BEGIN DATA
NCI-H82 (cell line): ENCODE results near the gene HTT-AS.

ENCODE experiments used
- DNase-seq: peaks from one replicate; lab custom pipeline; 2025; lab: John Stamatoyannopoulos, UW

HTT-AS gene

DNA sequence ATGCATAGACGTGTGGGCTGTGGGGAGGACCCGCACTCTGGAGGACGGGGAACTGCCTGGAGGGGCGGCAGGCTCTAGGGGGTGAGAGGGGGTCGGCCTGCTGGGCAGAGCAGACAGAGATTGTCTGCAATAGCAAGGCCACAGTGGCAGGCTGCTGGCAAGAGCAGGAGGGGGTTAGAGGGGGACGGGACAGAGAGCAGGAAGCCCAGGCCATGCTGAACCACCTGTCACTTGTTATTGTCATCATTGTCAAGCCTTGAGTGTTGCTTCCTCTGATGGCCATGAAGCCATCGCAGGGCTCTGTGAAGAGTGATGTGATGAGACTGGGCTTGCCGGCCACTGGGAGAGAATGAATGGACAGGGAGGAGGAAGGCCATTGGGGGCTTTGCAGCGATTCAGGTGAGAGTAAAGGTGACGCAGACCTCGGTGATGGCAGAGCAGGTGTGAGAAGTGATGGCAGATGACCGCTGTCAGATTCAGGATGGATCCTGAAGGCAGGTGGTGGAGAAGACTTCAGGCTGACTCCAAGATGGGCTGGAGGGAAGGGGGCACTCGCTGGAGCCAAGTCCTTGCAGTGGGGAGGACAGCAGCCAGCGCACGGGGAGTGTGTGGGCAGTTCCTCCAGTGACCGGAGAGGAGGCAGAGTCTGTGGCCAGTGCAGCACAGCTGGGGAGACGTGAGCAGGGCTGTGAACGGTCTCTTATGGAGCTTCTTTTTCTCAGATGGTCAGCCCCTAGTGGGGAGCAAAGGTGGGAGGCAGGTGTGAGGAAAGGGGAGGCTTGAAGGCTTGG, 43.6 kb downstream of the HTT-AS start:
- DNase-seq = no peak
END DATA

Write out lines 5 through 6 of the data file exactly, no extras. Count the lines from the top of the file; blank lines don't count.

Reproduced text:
DNA sequence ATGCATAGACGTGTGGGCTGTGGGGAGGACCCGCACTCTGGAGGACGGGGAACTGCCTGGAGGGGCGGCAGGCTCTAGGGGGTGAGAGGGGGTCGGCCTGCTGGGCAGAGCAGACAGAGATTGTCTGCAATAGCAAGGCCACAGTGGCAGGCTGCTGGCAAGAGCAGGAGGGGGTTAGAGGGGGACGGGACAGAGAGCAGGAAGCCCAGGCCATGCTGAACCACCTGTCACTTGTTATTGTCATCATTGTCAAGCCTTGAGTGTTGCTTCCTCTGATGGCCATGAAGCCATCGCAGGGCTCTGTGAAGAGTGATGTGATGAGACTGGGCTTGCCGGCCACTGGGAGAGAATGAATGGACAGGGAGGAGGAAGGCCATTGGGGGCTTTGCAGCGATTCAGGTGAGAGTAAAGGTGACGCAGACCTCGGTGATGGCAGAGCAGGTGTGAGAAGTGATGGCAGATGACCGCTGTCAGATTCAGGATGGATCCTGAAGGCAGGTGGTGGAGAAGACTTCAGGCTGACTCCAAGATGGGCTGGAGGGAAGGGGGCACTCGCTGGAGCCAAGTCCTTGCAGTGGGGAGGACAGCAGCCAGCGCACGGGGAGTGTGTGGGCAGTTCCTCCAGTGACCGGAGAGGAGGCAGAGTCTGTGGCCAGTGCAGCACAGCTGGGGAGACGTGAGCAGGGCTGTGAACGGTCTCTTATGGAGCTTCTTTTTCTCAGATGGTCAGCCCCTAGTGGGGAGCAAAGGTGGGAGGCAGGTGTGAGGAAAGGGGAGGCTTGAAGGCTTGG, 43.6 kb downstream of the HTT-AS start:
- DNase-seq = no peak